5 essential components of a successful antibiotic stewardship program

The White House, the National Quality Forum and many other groups have spoken out and formed initiatives or coalitions to bring attention to the mounting problem of antibiotic-resistant bacteria. At the U.S. News Hospital of Tomorrow conference in Washington, D.C. Monday, a group of panelists weighed in on what hospitals and infection preventionists can do to be a part of the solution.

 Panelists included Marci Drees, MD, hospital epidemiologist and infection prevention officer for Christiana Care Health System in Newark, Del., Brad Spellberg, MD, CMO for Los Angeles County and the University of Southern California Medical Center, and Arjun Srinivasan, MD, associate director for healthcare associated infection prevention programs in the division of healthcare quality promotion at the CDC.

Here are five elements that should be part of an effective antibiotic stewardship program, according to the panel discussion.

• The healthcare industry needs to focus on doing things very differently than it has in the past to control antimicrobial resistance. This is because the actions providers take now in how they distribute and administer antibiotics will affect how useful they are in the future.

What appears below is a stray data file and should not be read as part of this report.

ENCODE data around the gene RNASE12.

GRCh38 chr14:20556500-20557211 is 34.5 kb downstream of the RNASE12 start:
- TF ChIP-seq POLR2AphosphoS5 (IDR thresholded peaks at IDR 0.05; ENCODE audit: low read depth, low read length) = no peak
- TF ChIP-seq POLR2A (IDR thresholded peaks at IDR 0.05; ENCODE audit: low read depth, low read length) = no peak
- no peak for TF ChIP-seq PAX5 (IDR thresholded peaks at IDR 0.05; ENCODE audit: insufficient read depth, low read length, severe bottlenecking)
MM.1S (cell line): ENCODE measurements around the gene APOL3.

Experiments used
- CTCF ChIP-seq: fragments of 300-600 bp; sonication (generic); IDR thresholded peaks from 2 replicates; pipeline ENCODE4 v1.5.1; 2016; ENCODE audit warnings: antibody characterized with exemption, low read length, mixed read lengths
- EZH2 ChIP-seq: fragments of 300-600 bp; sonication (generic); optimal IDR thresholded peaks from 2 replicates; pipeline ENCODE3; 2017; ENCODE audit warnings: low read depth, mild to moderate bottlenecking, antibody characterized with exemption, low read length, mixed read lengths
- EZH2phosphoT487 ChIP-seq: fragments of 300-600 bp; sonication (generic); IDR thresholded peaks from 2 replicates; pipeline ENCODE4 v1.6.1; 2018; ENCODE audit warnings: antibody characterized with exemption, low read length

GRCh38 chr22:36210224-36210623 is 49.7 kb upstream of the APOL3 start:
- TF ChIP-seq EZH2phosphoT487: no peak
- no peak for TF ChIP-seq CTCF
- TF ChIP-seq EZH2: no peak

• Using metrics to track how a hospital improves over time is crucial in determining which practices are most effective. The same goes for comparing hospitals' data against one another.
• One of the biggest contributors to over-prescribing is the choice many physicians make to administer antibiotics as a kind of failsafe, recommending them to patients as a precautionary measure without confirmation that pathogenic bacteria are the root cause of an ailment.

• A hospital's leadership's commitment to a stewardship program goes a long way toward ensuring success. This includes providing the tools for appropriate antibiotic tracking, designating a single pharmacy leader, educating physicians and encouraging regular reporting on usage. Currently, 40 percent of hospitals meet these standards. The CDC hopes to have that number rise to 95 percent by 2020.
• The types of interventions a hospital includes in its programs should streamline workflows, not make it more difficult for frontline care team members to perform their duties.

More articles on antibiotic resistance:

NQF launches new patient care, antibiotic stewardship initiatives: 8 things to know
Study finds 'strongest evidence yet' nearly half of post-op infections are caused by antibiotic-resistant bugs
Scientists urge hospitals to purchase antibiotic-free meat only

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